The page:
Some pictures from the Gold Rush docents' trip to the Customs House and the Wells Fargo Museum. Click on a picture to see a larger version
The neo-Federal architecture of the Customs House has recently been beautifully restored. The bulding features Italian marble from the same quarry that DiVinci obtained his marble, brass doorknobs with and embossed American Eagle, icicle glass with intricate patterns, and gracefully carved woodwork. 
The United States shield and motto are the subjects of one of the mural panels on the wall of the main room ofthe Customs House. 
The ceiling of the main room, located on the second floor, is a large skylight with murals on canvass panels depicting various patriotic and historical scenes and themes. 
Oakland Museum of California Gold Rush docents touring the Customs House in San Francisco. Located at 555 BAttery in SF, the Customs House was under construction at the time of the 1906 Earthquake, and was completed a few years later. This is the room where importers come to pay import dutines and obtain clearance papers to permit them to bring goods into this country. These transactions are mostly handled automatically now.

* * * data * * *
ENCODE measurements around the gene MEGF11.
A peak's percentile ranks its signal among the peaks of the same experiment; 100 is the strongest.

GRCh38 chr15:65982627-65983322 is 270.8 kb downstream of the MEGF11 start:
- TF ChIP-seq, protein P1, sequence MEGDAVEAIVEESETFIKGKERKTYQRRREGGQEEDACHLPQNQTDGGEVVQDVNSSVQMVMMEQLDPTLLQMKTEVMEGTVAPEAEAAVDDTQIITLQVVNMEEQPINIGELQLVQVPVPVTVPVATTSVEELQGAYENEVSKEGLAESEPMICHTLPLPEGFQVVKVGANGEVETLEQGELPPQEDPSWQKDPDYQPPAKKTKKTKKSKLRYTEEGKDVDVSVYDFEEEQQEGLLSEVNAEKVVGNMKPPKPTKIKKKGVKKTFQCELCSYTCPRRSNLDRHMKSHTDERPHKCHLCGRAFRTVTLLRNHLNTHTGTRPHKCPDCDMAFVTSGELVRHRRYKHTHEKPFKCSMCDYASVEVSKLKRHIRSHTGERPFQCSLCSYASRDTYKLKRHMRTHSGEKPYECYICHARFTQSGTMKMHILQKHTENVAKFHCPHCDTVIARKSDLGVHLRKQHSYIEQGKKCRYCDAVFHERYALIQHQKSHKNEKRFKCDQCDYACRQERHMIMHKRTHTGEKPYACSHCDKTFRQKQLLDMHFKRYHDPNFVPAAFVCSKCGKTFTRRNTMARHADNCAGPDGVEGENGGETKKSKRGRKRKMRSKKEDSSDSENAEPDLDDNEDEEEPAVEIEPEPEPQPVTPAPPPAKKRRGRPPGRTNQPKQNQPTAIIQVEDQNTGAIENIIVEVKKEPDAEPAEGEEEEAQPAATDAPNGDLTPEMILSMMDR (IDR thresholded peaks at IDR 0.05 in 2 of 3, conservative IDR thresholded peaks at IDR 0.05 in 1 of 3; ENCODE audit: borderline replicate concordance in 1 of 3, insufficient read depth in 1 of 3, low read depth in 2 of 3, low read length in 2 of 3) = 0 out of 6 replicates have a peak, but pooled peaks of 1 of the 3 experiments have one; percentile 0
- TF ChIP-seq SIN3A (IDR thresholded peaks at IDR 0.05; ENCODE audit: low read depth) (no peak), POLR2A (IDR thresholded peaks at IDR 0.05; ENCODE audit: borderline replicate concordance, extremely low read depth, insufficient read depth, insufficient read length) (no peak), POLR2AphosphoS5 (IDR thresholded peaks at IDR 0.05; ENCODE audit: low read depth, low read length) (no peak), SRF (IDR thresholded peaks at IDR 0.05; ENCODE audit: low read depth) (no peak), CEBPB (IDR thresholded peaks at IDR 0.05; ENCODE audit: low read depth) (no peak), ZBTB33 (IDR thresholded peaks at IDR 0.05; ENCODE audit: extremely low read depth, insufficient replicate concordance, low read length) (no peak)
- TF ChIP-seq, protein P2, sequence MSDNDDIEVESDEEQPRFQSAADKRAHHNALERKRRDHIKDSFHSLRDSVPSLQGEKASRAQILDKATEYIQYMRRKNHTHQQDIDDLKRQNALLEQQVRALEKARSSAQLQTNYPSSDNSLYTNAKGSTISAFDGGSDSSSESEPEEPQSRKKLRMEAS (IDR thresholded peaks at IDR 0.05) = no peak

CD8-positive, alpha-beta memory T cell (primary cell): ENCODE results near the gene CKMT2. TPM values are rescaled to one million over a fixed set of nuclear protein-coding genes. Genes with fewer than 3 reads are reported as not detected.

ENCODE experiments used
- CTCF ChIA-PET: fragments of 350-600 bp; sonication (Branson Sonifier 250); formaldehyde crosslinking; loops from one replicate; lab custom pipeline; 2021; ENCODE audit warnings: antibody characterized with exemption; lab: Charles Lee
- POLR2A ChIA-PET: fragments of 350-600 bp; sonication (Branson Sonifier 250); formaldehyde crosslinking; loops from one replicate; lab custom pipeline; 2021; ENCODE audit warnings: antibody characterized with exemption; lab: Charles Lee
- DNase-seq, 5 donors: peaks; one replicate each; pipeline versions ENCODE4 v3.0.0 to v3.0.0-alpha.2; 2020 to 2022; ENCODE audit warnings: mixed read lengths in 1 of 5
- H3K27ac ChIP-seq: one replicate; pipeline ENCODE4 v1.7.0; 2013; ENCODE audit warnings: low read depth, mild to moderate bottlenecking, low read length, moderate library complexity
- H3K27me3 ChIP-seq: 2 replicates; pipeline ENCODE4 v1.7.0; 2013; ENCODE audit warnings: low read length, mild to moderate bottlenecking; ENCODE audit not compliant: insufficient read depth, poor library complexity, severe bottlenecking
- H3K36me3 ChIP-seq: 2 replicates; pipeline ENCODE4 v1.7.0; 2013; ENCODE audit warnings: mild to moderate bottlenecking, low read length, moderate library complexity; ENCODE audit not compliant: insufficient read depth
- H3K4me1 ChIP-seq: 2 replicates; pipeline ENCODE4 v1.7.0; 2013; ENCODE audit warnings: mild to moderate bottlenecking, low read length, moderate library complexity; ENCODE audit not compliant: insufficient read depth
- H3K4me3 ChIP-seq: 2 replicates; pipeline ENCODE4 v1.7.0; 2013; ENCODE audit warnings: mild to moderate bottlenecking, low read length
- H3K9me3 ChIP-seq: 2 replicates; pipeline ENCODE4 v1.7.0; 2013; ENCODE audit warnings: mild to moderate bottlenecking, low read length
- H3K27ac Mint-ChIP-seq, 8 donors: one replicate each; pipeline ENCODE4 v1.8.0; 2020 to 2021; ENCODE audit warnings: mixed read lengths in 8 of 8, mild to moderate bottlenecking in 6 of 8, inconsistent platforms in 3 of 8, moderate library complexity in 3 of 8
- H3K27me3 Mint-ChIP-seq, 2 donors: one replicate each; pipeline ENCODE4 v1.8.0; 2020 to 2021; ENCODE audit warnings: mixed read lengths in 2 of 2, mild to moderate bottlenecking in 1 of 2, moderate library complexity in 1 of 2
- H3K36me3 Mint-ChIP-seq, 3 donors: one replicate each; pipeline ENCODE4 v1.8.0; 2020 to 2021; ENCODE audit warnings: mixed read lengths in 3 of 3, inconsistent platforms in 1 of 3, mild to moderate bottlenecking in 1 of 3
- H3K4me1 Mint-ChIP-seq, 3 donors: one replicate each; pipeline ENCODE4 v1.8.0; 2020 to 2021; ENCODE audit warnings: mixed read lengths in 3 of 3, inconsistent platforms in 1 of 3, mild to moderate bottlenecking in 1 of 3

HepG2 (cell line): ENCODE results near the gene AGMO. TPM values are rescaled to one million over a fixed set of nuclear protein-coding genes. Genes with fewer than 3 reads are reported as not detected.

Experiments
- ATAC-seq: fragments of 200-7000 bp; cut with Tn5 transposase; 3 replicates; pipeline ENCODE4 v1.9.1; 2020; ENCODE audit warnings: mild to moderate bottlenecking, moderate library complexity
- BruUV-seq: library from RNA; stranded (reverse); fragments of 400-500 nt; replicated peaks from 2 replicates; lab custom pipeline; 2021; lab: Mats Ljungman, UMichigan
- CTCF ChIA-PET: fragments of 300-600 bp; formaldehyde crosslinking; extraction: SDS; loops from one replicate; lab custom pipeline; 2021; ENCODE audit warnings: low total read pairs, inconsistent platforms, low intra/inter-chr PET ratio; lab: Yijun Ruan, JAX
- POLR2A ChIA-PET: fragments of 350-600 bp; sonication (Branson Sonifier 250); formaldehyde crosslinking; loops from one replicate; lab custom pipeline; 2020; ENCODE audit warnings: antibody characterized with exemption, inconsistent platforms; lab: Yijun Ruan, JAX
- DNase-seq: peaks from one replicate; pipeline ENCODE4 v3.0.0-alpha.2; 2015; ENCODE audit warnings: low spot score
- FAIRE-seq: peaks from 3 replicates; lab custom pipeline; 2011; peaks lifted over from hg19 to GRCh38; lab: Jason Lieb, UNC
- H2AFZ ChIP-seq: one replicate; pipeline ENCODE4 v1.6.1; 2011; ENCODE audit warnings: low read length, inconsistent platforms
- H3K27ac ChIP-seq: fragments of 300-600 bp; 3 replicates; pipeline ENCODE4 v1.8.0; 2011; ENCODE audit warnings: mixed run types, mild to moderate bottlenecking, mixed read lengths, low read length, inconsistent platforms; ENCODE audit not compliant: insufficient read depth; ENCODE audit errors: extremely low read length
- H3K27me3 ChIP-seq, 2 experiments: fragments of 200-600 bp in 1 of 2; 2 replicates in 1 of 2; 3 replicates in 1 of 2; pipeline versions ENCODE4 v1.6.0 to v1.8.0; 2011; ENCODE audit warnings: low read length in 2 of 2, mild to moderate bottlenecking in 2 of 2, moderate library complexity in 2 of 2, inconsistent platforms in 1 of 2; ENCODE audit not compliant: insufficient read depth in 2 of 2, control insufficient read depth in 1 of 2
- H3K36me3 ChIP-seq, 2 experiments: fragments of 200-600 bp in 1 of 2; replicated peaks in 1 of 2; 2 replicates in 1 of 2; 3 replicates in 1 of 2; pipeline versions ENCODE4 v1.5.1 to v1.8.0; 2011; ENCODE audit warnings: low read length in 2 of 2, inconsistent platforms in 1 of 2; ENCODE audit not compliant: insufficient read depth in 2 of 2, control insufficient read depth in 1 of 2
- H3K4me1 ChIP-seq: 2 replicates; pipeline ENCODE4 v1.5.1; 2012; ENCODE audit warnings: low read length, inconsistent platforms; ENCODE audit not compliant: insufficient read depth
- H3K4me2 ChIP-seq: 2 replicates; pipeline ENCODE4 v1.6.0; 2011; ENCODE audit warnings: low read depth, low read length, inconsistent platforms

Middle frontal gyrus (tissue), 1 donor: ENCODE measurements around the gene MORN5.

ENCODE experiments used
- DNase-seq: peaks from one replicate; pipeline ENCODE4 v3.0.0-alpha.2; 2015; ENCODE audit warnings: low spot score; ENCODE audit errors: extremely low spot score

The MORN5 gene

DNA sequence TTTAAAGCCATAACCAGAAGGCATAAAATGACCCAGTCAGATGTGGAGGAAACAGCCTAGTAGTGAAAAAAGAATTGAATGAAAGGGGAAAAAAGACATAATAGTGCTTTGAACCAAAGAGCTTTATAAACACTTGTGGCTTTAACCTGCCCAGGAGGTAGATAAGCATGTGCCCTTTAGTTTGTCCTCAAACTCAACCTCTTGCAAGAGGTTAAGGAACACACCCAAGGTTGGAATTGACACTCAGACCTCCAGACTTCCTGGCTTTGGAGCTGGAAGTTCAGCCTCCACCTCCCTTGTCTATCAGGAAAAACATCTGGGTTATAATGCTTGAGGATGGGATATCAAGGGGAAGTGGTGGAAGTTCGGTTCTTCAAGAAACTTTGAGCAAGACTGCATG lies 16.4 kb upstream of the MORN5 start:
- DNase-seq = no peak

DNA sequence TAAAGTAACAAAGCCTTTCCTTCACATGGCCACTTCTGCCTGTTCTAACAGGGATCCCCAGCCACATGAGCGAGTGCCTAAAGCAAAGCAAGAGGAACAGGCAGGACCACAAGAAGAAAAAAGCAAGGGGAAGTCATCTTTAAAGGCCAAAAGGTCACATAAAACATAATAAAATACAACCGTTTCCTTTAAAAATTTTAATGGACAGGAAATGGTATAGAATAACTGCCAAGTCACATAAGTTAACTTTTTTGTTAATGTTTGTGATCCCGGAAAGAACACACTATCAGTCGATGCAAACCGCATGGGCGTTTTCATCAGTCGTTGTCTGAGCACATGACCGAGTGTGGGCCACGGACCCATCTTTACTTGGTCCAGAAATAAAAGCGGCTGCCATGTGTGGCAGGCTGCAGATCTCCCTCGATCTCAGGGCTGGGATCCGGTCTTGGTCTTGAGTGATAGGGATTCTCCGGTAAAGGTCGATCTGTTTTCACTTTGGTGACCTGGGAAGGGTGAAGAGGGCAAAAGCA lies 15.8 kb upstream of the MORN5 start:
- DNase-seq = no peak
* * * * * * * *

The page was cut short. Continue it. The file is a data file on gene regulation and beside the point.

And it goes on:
The letter-press - a 19th Centrury Copy machine. Documents written in iron based inks were placed in this press next to sheets of moistened paper. The moisture in the paper caused the iron in the inks to oxidize and the iron oxides were transferred to the moist papers. A copy of the original document resulted. 
Wells Fargo stage coach in the Wells Fargo Museum in San Francisco. 15 people, or more, could travel in luxury at a breakneck pace of 5 miles per hour and in a little over 4 days of non-stop travel be in Los Angeles..